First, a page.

The numbers work.

Continue reading…

Beware the COVID-tech Cowboys

By HUGH HARVEY, MBBS

Health tech has suddenly found its new focus in coronavirus – but are we at risk of doing more harm than good by rushing to use unproven solutions? To avoid chaos in the aftermath, we should focus on tried-and tested tech, and only use novel solutions where need is deemed greater than the acceptable risk.

The COVID pandemic is categorically not a black swan event.

Black swans are by definition unknowable and unpredictable. In contrast, a global viral pandemic was predicted by scientists decades before, from the potential impact, right down to the source of the virus. In fact, only last year The Johns Hopkins Center for Health Security in partnership with the World Economic Forum and the Bill and Melinda Gates Foundation hosted Event 201 (video below), a high-level pandemic exercise on October 18, 2019, in New York, NY to simulate and plan for this exact scenario involving a life-threatening respiratory agent. They accurately predicted the exponential spread of disease, the sudden economic crash, and the desolation it would impose on healthcare systems. Indeed, Bill Gates himself is on record in 2015 predicting at a TED event that it would be ‘microbes, not missiles’ that would would be the next existential threat to humanity.

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The THCB Gang Episode 4

Episode 4 of “The THCB Gang” was live-streamed Thursday April 9. You can see it below and it’s also preserved as a weekly podcast available on our iTunes & Spotify channels. Every Thursday at 1pm PT-4pm ET, 4-6 semi-regular guests drawn from THCB authors and other assorted old friends of mine will shoot the shit about health care business, politics, practice, and tech. It tries to be fun but serious and informative!

This week, joining me were Jane Sarasohn Kahn (@healthythinker), Anish Koka (@anish_koka), Saurabh Jha (@roguerad), Elizabeth Clayborne (@DrElizPC), and Ian Morrison (@seccurve). A fun and very informative discussion about where the COVID-19 crisis is right now and what it’s going to mean both now and in the near future — Matthew Holt

Glen Tullman, Livongo, Live with Jess & Matthew

Fresh off of a press junket that included talking to Jim Cramer on CNBC & hanging with Maria Bartiromo on Fox Business News, Livongo Health’s Glen Tullman stopped by THCB to talk about the impact of #covid19 (& more) on health tech. Jessica DaMassa and Matthew Holt tag-team interviewed him on Weds 8th April. (Full transcript is below the video)

Here is the transcript:

Matthew:

Hi, this is Matthew Holt from The Health Care Blog.

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The THCB Gang Episode 3, (LIVE Today at 1PM PT/4PM ET)

Each week an episode of “The THCB Gang” (this was Episode 3) is streamed live here (below) and is also preserved as a weekly podcast and available on our Itunes & Spotify channels a day or so later. Each week 4-6 semi-regular guests drawn from THCB authors and other assorted old friends of mine will shoot the shit about health care business, politics, practice, and tech. It tries to be fun but serious and informative!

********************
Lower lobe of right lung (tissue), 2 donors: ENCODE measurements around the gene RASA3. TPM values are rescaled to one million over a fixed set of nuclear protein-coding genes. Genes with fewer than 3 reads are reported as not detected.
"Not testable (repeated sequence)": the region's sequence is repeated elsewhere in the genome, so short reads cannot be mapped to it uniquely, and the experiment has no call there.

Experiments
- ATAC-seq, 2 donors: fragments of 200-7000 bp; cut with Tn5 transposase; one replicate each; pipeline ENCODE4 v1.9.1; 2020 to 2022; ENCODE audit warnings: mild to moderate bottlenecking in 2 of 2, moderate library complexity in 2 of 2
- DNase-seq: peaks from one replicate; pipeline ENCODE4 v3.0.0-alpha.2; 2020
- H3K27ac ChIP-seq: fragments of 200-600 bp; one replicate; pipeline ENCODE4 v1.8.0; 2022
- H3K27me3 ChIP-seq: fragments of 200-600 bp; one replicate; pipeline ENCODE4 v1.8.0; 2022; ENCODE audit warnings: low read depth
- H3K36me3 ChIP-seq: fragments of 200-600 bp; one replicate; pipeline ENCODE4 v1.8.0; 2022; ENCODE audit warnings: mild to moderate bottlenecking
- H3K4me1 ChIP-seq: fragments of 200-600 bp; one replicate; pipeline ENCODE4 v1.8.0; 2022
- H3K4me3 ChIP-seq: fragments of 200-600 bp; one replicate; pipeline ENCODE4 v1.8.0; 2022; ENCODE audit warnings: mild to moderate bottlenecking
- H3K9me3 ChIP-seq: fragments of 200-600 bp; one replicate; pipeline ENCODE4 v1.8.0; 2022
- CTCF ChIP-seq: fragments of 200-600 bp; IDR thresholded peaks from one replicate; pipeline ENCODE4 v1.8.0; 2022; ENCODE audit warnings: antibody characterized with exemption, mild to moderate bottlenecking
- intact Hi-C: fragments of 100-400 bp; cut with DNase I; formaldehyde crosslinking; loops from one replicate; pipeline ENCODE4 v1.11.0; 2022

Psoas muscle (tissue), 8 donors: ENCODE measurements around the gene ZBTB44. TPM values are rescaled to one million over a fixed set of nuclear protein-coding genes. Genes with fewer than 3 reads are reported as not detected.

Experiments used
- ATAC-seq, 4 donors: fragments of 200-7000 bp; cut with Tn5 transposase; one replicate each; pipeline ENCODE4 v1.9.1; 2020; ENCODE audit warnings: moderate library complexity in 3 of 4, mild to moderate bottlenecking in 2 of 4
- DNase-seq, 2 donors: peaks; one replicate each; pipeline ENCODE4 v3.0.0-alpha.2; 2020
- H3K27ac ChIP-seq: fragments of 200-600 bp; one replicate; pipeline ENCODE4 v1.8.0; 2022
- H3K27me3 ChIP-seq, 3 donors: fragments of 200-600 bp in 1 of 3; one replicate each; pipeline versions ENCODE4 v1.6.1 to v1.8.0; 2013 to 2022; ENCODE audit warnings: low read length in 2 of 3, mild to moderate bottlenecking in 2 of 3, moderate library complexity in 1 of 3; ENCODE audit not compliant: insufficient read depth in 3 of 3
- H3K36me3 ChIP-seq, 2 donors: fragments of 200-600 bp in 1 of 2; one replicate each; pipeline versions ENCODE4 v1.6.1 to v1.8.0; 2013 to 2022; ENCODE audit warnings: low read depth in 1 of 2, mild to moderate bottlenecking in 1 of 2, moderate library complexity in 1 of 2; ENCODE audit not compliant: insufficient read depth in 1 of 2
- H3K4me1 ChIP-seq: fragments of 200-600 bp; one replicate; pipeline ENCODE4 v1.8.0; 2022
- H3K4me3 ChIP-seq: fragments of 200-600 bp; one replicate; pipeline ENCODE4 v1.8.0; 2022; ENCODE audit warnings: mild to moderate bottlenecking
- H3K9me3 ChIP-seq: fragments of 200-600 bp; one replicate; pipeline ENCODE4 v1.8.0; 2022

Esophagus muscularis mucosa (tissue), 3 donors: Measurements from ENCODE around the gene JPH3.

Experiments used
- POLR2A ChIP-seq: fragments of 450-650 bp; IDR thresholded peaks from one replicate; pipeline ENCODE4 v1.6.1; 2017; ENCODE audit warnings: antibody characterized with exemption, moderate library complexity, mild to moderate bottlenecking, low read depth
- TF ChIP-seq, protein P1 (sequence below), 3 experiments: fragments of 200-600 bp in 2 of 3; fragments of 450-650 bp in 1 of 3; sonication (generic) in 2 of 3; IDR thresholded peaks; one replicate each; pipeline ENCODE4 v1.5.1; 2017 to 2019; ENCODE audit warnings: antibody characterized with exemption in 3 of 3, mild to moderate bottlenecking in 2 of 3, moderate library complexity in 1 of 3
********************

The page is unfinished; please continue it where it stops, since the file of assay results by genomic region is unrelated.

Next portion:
This week, joining me were Deven McGraw (@healthprivacy), Kim Bellard (@kimbbellard), Vince Kuraitis (@VinceKuraitis), Michael Millenson (@MLMillenson), Brian Klepper (@bklepper1), Grace Cordovano (@gracecordovano) & Daniel O’Neill (@dp_oneill). It was an argumentative discussion about the developments around COVID19 and what we should pay attention to next week — Matthew Holt

The THCB Gang Episode 2, (Thursdays at 1pm PT/4 ET)

This episode of “The THCB Gang” is up here as a video (you could also see it live at 1PT/4ET every Thursday) and it’s also preserved as a weekly podcast and available on our Itunes & Spotify channels a day or so later. Each week 4-6 semi-regular guests drawn from THCB authors and other assorted old friends of mine will shoot the shit about health care business, politics, practice, and tech. It should be fun but serious and informative!

This week, joining me was Michael Millenson (@MLMillenson), Grace Cordovano (@GraceCordovano), Vince Kuraitis (@VinceKuraitis), Brian Klepper (@bklepper1) Ian Morrison (@seccurve) & Anish Koka (@anish_koka). A fun and argumentative discussion about where the COVID-19 crisis is right now and what it’s going to mean both now and in the near future — Matthew Holt

The THCB Gang, Today at 1pm PT/4pm ET

Starting today we are going to create a new live show on THCB that will be preserved as a weekly podcast. I’m calling it The THCB Gang. Each week 4-6 semi regular guests drawn from THCB authors and other assorted old friends of mine will shoot the shit about health care business, politics and tech. It should be fun but serious and informative!

To kick off this week, joining me I’ll have Saurabh Jha (@roguerad), Jane Sarasohn Kahn (@healthythinker), Deven McGraw (@healthprivacy) & Kim Bellard (@kimbbellard). Join us at 1pm PT and 4pm ET right here! Hopefully if I don’t screw up too badly we will repeat this every week at the same time with a variety of guests! — Matthew Holt

Update, just added Ian Morrison (@seccurve) to the gang!